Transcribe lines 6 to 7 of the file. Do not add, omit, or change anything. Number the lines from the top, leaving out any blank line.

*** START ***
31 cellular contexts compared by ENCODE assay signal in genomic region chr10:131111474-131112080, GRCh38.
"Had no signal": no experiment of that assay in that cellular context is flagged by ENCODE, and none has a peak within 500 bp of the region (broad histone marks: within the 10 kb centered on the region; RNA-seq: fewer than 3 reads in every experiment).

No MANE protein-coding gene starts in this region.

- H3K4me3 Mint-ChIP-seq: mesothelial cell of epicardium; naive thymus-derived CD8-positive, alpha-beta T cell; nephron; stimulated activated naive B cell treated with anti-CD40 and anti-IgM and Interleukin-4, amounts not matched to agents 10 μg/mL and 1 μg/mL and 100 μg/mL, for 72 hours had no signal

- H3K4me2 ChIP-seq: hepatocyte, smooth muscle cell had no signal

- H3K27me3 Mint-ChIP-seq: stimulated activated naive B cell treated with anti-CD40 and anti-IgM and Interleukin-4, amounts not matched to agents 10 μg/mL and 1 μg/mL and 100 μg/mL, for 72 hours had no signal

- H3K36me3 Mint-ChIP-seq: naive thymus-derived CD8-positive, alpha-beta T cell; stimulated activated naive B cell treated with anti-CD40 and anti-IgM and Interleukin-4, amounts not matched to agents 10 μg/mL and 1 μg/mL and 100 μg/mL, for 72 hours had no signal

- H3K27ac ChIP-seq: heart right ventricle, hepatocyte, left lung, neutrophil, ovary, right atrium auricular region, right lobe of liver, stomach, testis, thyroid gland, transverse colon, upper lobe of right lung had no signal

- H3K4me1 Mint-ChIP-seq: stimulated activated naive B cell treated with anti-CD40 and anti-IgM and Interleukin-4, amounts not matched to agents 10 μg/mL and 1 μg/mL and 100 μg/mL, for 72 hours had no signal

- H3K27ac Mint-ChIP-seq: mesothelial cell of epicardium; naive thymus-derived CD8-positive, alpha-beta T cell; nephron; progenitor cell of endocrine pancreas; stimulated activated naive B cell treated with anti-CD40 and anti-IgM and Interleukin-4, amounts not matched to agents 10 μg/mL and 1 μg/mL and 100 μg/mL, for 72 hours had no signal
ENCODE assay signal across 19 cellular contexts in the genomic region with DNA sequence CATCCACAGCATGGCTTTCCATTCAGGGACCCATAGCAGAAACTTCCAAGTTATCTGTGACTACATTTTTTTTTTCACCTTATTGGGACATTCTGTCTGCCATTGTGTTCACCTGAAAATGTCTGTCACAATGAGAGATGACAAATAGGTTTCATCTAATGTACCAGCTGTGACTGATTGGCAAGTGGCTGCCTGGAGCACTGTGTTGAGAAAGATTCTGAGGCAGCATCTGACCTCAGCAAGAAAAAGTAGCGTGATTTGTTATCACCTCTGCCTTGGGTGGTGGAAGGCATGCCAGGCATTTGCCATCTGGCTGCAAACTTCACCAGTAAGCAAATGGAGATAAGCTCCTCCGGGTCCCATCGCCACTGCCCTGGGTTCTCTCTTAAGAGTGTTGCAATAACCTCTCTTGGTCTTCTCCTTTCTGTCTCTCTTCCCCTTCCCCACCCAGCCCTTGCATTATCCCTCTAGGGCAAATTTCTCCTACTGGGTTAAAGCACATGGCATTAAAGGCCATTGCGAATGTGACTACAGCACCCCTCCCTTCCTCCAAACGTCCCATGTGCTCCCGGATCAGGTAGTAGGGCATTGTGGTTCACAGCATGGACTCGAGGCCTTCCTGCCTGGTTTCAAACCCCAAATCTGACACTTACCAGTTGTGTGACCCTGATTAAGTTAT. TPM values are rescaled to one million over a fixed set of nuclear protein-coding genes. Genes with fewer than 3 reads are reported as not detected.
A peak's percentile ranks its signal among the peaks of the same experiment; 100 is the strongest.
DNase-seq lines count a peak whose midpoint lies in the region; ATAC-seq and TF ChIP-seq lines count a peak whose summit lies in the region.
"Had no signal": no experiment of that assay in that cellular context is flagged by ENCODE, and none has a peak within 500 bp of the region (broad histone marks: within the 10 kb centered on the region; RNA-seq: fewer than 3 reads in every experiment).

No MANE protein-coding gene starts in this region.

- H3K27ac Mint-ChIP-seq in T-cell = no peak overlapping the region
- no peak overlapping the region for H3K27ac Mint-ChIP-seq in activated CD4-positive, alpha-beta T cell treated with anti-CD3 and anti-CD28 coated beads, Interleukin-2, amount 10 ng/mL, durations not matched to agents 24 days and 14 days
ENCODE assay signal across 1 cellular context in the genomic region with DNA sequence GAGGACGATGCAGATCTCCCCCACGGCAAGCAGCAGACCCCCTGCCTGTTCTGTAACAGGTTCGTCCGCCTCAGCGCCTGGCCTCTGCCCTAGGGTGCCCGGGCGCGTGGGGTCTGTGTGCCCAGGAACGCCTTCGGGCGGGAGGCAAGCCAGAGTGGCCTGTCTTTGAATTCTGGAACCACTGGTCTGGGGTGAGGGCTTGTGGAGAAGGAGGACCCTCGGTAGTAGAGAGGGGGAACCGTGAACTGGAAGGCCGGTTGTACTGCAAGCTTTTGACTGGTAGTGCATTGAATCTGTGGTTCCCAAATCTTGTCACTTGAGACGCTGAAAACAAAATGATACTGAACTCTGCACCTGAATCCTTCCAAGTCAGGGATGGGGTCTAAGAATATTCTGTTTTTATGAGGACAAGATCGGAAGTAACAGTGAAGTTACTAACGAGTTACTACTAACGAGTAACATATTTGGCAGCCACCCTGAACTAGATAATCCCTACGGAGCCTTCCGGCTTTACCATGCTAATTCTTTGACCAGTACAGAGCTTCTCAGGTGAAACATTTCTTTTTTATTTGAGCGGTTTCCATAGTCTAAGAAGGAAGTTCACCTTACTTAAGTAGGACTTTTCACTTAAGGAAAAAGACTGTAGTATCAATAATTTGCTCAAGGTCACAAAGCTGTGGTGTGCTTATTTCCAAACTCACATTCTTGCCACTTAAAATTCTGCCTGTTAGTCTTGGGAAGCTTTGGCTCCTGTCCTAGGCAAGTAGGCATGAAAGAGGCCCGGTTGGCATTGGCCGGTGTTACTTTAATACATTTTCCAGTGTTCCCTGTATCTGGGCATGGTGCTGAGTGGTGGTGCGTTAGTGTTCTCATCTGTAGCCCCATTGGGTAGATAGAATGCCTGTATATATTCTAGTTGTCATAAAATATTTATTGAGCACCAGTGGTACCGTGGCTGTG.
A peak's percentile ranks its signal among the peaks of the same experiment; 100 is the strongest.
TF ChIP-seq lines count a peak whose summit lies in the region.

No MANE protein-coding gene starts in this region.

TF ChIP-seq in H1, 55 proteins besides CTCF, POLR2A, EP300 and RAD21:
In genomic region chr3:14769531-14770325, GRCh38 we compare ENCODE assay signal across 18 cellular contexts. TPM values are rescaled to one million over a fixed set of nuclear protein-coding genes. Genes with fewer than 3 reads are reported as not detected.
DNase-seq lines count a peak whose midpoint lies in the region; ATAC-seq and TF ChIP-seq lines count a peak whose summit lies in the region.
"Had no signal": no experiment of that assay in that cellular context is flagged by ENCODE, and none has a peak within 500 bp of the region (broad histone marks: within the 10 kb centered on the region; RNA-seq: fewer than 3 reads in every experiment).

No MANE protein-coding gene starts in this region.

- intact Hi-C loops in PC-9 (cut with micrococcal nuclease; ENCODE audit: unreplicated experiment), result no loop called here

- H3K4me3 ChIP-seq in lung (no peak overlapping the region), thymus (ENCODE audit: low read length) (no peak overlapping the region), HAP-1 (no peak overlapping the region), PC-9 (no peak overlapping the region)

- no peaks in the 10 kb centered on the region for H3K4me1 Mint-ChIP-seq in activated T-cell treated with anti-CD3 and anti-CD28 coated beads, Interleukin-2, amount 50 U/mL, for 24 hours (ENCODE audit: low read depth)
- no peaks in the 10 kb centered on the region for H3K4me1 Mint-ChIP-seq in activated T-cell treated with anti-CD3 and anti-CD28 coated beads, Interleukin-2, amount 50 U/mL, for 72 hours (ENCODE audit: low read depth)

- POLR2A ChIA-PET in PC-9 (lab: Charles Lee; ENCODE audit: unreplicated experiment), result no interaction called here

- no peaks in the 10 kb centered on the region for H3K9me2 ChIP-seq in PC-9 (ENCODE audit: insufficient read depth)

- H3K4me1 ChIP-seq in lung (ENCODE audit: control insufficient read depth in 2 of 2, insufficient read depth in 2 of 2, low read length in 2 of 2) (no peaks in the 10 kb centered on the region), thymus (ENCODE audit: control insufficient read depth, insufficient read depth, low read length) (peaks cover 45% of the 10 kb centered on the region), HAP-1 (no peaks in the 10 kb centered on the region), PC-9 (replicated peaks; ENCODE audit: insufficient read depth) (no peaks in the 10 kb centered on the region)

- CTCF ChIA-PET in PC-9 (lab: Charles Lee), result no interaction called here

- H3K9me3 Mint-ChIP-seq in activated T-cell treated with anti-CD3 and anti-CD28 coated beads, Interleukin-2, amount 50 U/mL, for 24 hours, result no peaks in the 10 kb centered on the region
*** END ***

- H3K27me3 Mint-ChIP-seq: stimulated activated naive B cell treated with anti-CD40 and anti-IgM and Interleukin-4, amounts not matched to agents 10 μg/mL and 1 μg/mL and 100 μg/mL, for 72 hours had no signal

- H3K36me3 Mint-ChIP-seq: naive thymus-derived CD8-positive, alpha-beta T cell; stimulated activated naive B cell treated with anti-CD40 and anti-IgM and Interleukin-4, amounts not matched to agents 10 μg/mL and 1 μg/mL and 100 μg/mL, for 72 hours had no signal